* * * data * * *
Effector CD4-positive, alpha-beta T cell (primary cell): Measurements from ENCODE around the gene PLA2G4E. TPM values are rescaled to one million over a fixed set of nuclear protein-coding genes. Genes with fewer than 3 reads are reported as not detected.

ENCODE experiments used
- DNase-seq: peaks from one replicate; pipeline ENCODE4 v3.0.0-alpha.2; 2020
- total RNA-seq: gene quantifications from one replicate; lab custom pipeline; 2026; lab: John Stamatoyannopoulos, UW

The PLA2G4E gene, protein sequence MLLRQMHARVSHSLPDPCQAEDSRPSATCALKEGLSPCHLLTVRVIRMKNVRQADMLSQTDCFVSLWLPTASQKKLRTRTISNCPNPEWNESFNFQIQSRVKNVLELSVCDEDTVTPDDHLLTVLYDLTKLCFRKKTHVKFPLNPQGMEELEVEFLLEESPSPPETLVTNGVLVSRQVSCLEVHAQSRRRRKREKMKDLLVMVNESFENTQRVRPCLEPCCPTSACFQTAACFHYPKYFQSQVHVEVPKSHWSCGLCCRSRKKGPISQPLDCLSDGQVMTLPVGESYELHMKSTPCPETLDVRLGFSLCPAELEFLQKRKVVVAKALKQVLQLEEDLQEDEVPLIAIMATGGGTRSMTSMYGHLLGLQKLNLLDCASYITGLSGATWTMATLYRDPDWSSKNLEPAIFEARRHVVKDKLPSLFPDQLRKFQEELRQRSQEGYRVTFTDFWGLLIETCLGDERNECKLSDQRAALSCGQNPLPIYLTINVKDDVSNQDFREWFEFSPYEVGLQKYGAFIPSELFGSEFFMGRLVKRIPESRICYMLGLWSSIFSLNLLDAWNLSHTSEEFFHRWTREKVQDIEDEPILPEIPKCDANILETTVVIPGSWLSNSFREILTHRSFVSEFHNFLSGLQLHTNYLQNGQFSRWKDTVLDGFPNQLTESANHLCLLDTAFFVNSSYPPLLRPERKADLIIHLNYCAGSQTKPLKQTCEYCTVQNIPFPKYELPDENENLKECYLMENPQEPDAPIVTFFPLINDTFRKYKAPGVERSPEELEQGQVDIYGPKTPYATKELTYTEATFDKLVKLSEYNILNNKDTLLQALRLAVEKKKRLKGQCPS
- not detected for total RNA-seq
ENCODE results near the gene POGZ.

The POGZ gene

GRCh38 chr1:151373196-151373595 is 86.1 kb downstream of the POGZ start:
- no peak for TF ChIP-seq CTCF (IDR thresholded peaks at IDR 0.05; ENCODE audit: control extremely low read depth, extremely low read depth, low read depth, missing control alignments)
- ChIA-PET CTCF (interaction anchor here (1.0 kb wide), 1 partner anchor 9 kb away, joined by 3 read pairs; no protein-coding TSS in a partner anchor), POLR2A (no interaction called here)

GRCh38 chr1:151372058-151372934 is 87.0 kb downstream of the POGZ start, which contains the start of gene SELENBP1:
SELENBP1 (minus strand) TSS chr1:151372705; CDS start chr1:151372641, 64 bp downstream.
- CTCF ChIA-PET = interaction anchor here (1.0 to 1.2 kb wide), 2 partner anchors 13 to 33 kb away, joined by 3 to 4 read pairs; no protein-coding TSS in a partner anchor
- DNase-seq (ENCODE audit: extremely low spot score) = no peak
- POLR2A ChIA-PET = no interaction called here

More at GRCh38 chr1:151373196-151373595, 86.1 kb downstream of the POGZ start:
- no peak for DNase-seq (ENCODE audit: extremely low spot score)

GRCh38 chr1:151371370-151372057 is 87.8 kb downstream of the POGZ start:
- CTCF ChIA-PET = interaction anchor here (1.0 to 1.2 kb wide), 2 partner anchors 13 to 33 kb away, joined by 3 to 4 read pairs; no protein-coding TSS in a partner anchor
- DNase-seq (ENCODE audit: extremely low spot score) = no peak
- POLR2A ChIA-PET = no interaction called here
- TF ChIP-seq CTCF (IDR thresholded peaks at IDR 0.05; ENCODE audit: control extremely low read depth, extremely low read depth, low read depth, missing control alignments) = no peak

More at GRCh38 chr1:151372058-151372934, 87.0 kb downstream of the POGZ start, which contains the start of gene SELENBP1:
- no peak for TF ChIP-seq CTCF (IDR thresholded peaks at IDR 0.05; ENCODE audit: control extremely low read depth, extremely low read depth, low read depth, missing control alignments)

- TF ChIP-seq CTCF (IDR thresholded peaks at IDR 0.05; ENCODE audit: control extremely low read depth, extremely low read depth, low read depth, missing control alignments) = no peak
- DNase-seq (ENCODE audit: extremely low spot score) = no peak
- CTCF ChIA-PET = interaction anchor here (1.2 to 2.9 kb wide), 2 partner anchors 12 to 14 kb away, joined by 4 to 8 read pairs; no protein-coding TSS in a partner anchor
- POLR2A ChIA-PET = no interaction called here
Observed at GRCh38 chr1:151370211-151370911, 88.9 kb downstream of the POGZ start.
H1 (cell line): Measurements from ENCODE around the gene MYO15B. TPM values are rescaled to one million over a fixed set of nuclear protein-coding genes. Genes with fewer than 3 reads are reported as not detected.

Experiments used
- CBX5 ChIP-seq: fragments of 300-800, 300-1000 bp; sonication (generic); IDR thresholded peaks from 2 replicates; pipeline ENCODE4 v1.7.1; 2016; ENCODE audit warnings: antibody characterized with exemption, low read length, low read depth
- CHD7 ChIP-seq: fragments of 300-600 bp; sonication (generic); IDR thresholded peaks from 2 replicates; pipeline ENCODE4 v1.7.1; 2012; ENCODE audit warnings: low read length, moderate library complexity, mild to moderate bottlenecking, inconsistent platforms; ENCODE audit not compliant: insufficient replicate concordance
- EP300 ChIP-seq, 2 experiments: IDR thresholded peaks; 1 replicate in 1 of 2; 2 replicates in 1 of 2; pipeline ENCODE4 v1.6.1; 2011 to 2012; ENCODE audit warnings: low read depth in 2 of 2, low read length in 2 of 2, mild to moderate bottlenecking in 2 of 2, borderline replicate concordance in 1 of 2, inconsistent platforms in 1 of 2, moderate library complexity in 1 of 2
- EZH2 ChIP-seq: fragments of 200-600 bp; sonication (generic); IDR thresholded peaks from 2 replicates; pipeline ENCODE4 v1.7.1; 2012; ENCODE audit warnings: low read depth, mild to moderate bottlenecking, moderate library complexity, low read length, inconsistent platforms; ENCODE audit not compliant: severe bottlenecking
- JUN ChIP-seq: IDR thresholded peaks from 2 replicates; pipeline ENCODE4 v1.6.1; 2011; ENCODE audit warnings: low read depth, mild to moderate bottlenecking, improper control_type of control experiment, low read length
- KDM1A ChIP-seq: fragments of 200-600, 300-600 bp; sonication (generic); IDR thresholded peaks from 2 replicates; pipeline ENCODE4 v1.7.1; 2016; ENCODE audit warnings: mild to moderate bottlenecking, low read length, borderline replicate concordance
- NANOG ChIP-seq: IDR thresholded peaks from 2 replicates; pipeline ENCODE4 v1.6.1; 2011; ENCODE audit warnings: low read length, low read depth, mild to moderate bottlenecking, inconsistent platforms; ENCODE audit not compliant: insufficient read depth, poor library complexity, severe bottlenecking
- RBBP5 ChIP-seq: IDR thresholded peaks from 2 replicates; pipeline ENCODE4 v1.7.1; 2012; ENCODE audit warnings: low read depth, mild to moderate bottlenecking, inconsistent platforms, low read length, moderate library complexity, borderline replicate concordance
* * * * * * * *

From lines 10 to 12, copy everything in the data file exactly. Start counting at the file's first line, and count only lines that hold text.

- no peak for TF ChIP-seq CTCF (IDR thresholded peaks at IDR 0.05; ENCODE audit: control extremely low read depth, extremely low read depth, low read depth, missing control alignments)
- ChIA-PET CTCF (interaction anchor here (1.0 kb wide), 1 partner anchor 9 kb away, joined by 3 read pairs; no protein-coding TSS in a partner anchor), POLR2A (no interaction called here)

GRCh38 chr1:151372058-151372934 is 87.0 kb downstream of the POGZ start, which contains the start of gene SELENBP1: